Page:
There is a 30-50% possibility that severe infection will develop into sepsis. For the Deployed Med, c this means that a minor laceration can turn into a severe infection and eventually sepsis. According to the National Centre for Health Statistics, the annual incidence of sepsis in the USA rose by 7–8% per year over a period of 8 years starting in 2008. For prehospital providers, sepsis is often neglected. We quickly gloss over sepsis during shock lectures when we discuss the five types of shock: Cardiogenic, Anaphylaxis, Septic, Hypovolaemic and Neurogenic. We use the mnemonic “CASHN” to remember them by. The topic of sepsis is not completely understood by the best ICU doctors and internists in hospitals. If they can’t figure it out, then those of us working in the cold and dark can only follow guidelines and best practice medicine to assess and treat our severely injured casualties.
Enter qSOFA assessment.Luckily, the new 2016 sepsis guidelines have improved our ability as Austere Medics to quickly assess potential sepsis causalities. The Quick Sepsis Organ Failure Assessment is a point-of-care mnemonic that may identify patients with suspected infection who are at greater risk for a poor outcome outside the intensive care unit. It uses three criteria:
- Systolic BP less than 100 mmHg
- Respiratory rate greater than 22 breaths per min
- Altered mental status
Additional assessment skills: There are some tricks to the trade that we can use whilst working in remote areas. We have the qSOFA tool close to hand but we can use other bits of our kit to provide a more fundamental understanding or our casualty.
Urinalysis dipstick to assess sepsis. According to Medscape, if you find protein in the casualties urinalysis there is a 60% chance that it is due to sepsis. Additionally, 64% of sepsis patients had a rise in serum creatinine above 0.3 mg/dL within the first 72 hours of admission.
Waveform pulse oximetry. The dicrotic notch indicates when the aortic valve closes. According to Deranged Physiology, a low dicrotic notch could mean very poor vascular resistance such as found in severe septic shock. Additionally, a narrow waveform indicates vasodilation which is also found in sepsis.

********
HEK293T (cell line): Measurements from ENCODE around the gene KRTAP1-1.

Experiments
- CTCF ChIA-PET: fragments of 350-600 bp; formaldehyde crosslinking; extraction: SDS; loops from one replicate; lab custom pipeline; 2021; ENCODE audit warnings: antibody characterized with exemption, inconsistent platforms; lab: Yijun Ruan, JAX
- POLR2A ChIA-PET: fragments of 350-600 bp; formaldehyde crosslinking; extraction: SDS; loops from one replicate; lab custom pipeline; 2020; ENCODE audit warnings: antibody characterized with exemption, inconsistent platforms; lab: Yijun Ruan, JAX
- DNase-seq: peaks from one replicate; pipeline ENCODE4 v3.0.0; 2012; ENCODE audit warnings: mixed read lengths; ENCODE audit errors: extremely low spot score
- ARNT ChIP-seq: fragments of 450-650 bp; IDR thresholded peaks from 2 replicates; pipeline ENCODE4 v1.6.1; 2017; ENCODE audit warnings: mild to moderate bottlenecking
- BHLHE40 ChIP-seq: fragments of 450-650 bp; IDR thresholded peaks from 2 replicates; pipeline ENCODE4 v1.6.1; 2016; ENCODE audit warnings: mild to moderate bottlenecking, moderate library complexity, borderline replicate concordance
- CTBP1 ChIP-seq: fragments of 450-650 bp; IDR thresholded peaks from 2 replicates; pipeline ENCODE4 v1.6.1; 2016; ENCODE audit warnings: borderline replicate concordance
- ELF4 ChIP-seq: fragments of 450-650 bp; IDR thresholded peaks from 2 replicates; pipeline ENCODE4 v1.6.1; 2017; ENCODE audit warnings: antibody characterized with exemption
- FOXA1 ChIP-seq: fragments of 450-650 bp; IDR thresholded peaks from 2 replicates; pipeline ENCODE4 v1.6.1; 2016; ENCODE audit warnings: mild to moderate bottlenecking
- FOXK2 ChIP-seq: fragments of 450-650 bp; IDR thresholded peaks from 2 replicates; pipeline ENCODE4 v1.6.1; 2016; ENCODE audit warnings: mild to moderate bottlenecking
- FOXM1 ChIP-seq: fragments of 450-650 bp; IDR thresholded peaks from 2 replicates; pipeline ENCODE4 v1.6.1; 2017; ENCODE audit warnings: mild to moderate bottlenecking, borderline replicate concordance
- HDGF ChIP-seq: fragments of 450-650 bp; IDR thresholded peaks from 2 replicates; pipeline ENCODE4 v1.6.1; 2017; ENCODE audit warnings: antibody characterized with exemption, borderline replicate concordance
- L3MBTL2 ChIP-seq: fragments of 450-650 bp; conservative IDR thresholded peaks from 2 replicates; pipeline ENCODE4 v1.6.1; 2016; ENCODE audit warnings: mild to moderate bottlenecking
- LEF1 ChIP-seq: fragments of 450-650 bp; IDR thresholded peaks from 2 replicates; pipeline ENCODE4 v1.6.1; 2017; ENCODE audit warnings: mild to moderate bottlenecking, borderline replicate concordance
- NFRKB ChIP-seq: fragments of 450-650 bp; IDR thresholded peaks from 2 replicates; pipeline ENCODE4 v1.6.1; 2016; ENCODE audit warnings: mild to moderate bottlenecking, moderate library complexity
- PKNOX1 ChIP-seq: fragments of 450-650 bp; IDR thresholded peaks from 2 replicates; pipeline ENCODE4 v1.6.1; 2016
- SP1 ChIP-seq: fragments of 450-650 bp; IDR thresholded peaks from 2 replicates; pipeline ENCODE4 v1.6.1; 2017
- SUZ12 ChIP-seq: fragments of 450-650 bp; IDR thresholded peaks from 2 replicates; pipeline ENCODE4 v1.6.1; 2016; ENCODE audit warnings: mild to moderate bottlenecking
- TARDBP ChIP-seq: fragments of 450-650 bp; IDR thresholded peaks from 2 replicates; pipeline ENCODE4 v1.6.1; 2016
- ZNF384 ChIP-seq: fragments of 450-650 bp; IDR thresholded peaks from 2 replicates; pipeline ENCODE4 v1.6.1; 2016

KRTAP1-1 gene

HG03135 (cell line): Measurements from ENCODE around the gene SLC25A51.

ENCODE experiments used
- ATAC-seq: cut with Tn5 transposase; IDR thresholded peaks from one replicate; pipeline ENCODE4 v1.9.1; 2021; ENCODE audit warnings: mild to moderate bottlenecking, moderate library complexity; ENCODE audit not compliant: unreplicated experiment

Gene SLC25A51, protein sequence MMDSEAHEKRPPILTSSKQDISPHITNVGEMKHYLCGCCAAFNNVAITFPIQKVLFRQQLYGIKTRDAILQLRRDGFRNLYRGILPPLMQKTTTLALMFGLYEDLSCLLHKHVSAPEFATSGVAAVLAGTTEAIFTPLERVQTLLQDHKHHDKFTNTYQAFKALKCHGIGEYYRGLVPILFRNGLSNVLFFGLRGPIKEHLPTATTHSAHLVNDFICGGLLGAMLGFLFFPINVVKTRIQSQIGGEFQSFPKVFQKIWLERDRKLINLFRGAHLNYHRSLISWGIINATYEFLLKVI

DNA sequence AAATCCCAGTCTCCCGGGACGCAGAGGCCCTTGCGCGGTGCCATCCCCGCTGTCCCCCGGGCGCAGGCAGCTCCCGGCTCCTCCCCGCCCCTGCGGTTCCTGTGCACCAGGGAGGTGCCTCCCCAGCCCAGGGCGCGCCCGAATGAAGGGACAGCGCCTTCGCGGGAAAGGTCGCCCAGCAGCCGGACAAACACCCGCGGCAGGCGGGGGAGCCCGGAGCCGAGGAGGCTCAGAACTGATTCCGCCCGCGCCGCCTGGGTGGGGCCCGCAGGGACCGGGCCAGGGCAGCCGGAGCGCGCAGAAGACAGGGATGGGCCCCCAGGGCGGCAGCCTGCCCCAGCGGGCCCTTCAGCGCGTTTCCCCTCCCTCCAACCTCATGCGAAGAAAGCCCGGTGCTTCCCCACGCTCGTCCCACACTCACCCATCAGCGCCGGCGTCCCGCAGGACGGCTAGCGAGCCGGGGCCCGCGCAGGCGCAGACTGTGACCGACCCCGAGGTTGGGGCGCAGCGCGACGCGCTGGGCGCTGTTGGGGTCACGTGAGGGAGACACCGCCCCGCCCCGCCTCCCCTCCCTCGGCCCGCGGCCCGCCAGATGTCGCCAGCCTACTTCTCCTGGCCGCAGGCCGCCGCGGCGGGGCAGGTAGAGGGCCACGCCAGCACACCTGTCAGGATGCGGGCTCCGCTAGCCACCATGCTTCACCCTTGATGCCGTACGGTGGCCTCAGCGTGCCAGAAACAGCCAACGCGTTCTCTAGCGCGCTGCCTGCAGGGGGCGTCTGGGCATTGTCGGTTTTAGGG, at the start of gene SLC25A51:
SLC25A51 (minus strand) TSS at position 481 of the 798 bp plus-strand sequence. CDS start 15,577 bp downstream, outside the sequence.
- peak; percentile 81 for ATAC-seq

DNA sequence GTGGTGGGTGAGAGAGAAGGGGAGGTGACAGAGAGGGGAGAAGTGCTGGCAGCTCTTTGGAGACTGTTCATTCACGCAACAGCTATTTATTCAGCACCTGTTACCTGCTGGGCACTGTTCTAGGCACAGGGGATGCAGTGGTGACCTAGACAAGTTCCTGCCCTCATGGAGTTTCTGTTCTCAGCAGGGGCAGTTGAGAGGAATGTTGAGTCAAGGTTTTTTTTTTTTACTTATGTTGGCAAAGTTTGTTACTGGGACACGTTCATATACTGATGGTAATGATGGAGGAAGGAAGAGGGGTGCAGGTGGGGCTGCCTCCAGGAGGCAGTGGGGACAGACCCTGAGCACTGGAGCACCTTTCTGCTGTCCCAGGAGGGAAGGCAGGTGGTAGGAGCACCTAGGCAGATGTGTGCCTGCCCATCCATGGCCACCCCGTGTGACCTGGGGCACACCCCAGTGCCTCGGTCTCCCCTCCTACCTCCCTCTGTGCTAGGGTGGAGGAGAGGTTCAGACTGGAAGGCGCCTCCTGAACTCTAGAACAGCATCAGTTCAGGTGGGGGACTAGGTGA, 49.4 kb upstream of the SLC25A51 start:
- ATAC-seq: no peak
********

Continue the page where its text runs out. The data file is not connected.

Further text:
Sepsis Treatment. Treatment for sepsis has also improved with the new guidelines. To make the treatment simple for us prehospital providers to remember the College of Remote and Offshore Medicine have created the following mnemonic:
- Fluids 30 ml/kg in the first 3 hours. Crystalloid first, then maybe albumin. The goal is a MAP greater than 65mmHg.
- Lactate. attempt normalise the lactate levels. >4.0 mmol/L is associated with a 27% mortality rate. Lactate may indicate the presence of endogenous epinephrine which means that slightly elevated lactate levels could be a good thing.
- Antibiotics within 1 hour of the beginning of sepsis
- Sugar. bring glucose levels below 10mmol/L. Also, consider Bicarb if pH is 7.15-7.35. Keep sugar levels above 4mmol/L.
- Hydrocortisone 200mg for patients who are still unstable after fluids and/or blood transfusion
- Epinephrine. Norepinephrine is the first choice, add in epinephrine or vasopressin if needed. Do not use dopamine.
- Diarrhoea management. Sepsis patients will need to be cleaned and hydrated. Enhance your nursing skills.
Blood cultures should be taken before giving antibiotics but as CoROM focuses on the prehospital provider we have not included this requirement in our mnemonic. The same applies to oxygen where anyone with an SPO2 less than 94% will get that drug. Additionally, hypovolaemia should be ruled out.
In conclusion: There is little robust evidence addressing the impact of prehospital interventions on outcomes in sepsis. As medical professionals working in the remote and austere environments, it is up to us to keep pushing sepsis research forward and continue to provide evidence-based learning and training for our deployed medics. We have to provide ICU level of care at the point of injury.
Educate yourself. Keep learning. Your casualties deserve the best medic that you can be.